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4 in-demand social media jobs

Social media jobs

Many of us are hooked on social media in some form — and this addiction has not gone unnoticed in the business world: A social media study of Fortune 500 companies this year revealed that 77 percent keep active Twitter® accounts and 70 percent have a Facebook® page.

As companies become more savvy about their social media strategies, the number of jobs in the field has increased. An analysis by Indeed.com found that job ads with “social media” in the description rose 28 percent from 2012 to 2013, and a desire for workers experienced in these platforms also grew.

“At its most basic, this is a huge opportunity for companies to reach their customers,” says Noah Brier, BA, co-founder of Percolate, a company that helps brands with their digital content strategies. “Social media offers unique opportunities for brands to move from renting audiences with commercials to owning them through follows [on Twitter or Facebook].”

Since these fields are so new, Brier notes, “any number of educational backgrounds” can serve you well. “Ultimately,” he adds, “the job is about creativity, strategy, business, and media and, most importantly, understanding what makes people tick. You can connect almost any major back to at least two or three of them.” Here, Brier describes four in-demand social media jobs:


Content strategist

As the person in charge of managing a brand’s social presence, this role requires more than just posting to the Facebook website and sending out Tweets on the Twitter network. “You need to have a combination of visual, copy and strategic skills,” Brier emphasizes, “as social channels become a more important marketing channel for the enterprise.”

Those who hold this position are responsible for establishing and maintaining the brand’s social voice while creating content that compels fans and followers to engage with the brand.


Mobile app developer

Many companies are being aggressive about shrinking their sites and messages to fit the array of hand-held devices being used today. “Anything having to do with development right now is a huge opportunity,” Brier says. “With the expansion in mobile usage, you have a job” that companies across the globe are hiring for.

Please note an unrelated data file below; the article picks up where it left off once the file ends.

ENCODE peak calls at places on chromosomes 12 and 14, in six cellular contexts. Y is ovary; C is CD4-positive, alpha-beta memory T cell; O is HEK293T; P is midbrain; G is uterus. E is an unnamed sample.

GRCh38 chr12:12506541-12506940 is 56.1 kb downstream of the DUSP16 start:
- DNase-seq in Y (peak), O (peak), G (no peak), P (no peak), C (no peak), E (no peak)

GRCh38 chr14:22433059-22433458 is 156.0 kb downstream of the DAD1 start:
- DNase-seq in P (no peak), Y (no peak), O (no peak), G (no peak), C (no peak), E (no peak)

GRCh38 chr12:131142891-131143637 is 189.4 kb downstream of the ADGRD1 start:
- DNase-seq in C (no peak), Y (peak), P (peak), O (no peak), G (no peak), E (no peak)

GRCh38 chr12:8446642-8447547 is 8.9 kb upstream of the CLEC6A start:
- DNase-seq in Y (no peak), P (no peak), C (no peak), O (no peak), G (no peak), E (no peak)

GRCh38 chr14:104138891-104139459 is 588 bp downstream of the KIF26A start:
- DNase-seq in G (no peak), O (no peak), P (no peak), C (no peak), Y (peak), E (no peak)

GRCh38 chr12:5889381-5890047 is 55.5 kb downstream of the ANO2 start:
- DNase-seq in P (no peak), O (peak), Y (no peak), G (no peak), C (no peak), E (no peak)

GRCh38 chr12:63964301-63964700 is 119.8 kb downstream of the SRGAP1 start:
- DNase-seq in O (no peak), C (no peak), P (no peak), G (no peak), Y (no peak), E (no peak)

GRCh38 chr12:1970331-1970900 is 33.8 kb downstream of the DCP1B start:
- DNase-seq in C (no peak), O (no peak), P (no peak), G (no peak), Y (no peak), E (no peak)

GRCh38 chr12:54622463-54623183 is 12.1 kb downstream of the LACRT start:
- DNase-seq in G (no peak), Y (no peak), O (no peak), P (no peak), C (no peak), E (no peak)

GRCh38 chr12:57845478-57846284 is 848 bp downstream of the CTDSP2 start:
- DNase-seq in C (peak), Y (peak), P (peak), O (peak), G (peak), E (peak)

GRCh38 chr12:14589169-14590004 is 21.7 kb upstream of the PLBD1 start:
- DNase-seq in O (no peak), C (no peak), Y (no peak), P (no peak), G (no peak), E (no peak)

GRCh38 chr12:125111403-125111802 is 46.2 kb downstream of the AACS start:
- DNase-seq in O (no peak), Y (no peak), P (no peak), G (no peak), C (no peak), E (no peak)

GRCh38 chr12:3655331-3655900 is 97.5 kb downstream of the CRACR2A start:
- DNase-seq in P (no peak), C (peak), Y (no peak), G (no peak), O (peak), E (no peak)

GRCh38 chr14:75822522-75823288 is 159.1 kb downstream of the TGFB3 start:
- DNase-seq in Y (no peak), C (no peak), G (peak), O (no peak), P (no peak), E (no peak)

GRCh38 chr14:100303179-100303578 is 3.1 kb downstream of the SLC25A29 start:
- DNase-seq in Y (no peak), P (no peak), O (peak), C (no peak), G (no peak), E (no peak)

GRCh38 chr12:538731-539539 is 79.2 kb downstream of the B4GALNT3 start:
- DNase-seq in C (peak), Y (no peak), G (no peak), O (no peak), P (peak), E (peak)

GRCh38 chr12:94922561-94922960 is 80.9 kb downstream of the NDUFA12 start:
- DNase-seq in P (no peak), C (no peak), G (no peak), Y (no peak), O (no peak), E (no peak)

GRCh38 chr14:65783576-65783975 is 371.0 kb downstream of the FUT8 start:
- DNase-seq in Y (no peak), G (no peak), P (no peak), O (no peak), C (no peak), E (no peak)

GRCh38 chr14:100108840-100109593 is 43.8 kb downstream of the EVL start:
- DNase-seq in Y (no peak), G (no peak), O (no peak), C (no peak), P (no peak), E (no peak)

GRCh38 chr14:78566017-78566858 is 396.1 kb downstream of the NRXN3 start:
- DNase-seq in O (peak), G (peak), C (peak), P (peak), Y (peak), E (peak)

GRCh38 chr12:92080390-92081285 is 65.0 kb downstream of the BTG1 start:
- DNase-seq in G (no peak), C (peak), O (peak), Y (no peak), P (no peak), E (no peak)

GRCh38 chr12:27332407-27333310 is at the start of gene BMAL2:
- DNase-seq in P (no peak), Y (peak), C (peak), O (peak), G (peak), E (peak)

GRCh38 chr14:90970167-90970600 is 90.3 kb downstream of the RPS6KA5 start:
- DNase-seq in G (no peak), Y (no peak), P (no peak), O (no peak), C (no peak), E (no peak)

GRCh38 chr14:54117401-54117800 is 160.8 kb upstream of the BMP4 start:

Customer service rep/community manager

More than half of consumers use social media to seek help from companies. In this position, you might Tweet step-by-step instructions to a befuddled consumer on how to troubleshoot a leaking dishwasher, for instance, or answer questions people have posted about a company’s products or services on its Facebook page. Keeping customers happy by providing critical information is key in this role, Brier notes.

As businesses engage larger audiences, there’s always a chance that some consumers will respond negatively. Community managers are company gatekeepers, sometimes handling customer complaints or providing information via social media. For example, FedEx turned to social media to help diffuse consumer backlash when a video of an employee tossing packages went viral on the Internet.


Business analytics manager

As brands extend their reach across more social media platforms, studying the numbers from page hits, likes, comments, shares, Retweets and clicks is becoming increasingly necessary to determine how to increase brand favorability and social impact.

“As brands are investing more money, this role gains importance,” Brier says. “It helps identify what’s working, what’s not and ideally ensures the whole team remains on track.”

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